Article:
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Minimizing a volume of 3 variables

  1. Nov 22, 2009 #1
    1. The problem statement, all variables and given/known data

    "Find the equation of the plane that passes through the point (1,2,3) and cuts off the smallest volume in the first octant

    There are many ways to solve it, I tried two of them and actually got the correct answer, but couldn't prove if this is the min or the max volume (I guess absolute min or max?)

    2. Relevant equations
    for one attempt I used these equations:
    a(x-1)+b(y-2)+c(z-3)=0
    and
    V=(1/3)*(A*h)

    As far as the second method is concerned, I actually think this one is better and I used these two equations:

    1/a+2/b+3/c=1 ( first had to find it)
    V=(1/3)*(A*h)=(1/6)*(abc)

    3. The attempt at a solution

    I used the Lagrange Multipliers to find a,b,c

    This is what I got

    b=6
    a=3
    c=9

    Now I have a few questions:
    1) if I used the first/second partial derivative tests to find local min or local max, how would you check the boarders here?

    2) How do I prove that the point I found is an absolute minimum or an absolute maximum?

    3) "cuts off the smallest volume" means that the volume of the tetrahedron has a minimum volume? or the compliment has a min value and then the volume of the tetrahedron has a max value ?

    Thanks,
    Roni.
     
    Last edited: Nov 22, 2009
  2. jcsd
  3. Nov 22, 2009 #2

    lanedance

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    Homework Helper

    1) I wouldn't be two concerned with the boarders as long as you have shown you have a local min, when the plane goes parallel to any of the axes you get an infinite volume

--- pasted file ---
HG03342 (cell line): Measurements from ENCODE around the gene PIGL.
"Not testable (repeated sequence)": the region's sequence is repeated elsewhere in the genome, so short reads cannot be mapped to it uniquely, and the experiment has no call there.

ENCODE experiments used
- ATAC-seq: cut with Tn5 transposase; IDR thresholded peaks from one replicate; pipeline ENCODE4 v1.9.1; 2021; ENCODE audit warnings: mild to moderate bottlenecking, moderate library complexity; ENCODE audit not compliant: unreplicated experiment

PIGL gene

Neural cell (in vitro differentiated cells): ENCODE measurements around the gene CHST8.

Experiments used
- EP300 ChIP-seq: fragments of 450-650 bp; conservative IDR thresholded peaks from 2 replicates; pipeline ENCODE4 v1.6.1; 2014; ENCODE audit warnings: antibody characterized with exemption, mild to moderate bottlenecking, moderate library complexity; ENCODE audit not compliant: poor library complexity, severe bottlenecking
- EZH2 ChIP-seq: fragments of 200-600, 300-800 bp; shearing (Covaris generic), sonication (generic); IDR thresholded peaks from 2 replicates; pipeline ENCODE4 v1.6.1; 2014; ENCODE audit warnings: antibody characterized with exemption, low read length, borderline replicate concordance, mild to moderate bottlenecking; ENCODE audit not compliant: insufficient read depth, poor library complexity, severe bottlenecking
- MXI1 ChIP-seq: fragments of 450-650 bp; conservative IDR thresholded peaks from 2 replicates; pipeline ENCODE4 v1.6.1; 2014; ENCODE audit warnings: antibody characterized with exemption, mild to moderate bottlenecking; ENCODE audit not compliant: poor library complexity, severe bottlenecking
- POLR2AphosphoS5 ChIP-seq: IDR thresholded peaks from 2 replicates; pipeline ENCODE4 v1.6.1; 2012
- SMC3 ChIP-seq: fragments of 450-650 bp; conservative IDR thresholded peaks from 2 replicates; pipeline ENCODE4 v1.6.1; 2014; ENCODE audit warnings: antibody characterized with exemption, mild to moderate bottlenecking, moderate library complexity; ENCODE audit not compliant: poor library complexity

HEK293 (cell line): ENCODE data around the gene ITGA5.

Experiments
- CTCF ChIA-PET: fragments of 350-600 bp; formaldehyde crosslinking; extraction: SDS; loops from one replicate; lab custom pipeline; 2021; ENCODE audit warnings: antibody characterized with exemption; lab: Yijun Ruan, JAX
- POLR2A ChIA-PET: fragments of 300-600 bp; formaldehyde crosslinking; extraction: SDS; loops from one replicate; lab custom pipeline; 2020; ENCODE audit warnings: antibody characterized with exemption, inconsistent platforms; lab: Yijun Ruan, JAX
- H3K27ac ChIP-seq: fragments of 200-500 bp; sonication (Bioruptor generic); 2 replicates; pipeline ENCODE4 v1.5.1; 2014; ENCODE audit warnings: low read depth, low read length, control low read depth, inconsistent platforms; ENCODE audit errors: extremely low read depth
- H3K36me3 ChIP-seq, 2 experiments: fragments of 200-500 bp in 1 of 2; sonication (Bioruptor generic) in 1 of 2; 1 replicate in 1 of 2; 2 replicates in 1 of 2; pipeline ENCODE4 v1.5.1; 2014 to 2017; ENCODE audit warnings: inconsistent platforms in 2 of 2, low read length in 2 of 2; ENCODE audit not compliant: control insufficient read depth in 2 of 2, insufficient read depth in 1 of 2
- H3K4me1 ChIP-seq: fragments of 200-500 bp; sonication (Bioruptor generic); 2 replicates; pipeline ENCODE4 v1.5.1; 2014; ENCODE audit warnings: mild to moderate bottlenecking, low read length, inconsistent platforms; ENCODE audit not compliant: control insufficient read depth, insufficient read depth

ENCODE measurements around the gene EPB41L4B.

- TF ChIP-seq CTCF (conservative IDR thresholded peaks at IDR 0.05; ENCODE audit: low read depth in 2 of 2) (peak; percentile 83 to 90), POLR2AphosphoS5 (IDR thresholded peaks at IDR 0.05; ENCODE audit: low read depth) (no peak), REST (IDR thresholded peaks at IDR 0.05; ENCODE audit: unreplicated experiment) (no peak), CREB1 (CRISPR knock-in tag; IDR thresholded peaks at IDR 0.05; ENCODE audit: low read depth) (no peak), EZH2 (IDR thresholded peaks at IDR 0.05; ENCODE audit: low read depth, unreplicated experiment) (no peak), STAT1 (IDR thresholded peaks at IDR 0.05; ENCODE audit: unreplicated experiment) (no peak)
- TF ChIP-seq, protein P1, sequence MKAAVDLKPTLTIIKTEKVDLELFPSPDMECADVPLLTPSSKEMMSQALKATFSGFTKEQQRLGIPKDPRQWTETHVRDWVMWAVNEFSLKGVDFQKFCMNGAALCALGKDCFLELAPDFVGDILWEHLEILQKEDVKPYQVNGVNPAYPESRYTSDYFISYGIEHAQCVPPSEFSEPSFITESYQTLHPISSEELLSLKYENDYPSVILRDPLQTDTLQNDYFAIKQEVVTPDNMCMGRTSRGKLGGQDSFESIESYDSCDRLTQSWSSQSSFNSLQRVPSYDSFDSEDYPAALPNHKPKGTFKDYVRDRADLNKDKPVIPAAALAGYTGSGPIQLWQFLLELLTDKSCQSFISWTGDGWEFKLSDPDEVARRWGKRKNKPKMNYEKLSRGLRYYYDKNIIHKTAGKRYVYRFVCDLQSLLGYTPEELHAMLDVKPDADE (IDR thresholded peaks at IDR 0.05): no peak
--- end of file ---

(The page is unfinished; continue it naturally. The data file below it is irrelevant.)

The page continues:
2) As long as you have found any local minima, i think it will be suffcient with comments as above

    3) i would read it as the tetrahedron you speak of has minimum volume

    so basically you can do it two (equivalent) ways
    - Minimise V(a,b,c) using lagrange multipliers subject to the constraint the plane passes through (1,2,3)
    - Use the constraint to find c=c(a,b), then minimise the function of 2 variables V(a,b,c(a,b))
     
    Last edited: Nov 22, 2009
  4. Nov 22, 2009 #3
    Thank you for your answer but I actually also wanted to know how to decide whether it's a max or a min point with the Lagrange Multipliers.

    here is another example:
    "Find the volume of the largest rectangular box with edges parallel to the axes that can be inscribed in the ellipsoid 9x^2+36y^2+3z^2=36

    I get two points, lets call them (x,y,z) and (-x,-y,-z)
    I cross out the point (-x,-y,-z) because it gives me a negative volume and it's not possible (is the reasoning correct ?)

    So, I am left with one point, how do I know if it's min or max ?
    say I didn't have (-x,-y,-z) and I had only (x,y,z), how would you know that it's a max/min point (assuming absolute?)

    I could do this with the first/ second partial derivative test and get the answer, but I want to understand how to do it with the Lagrange Multipliers method.

    Thanks,
    Roni.
     
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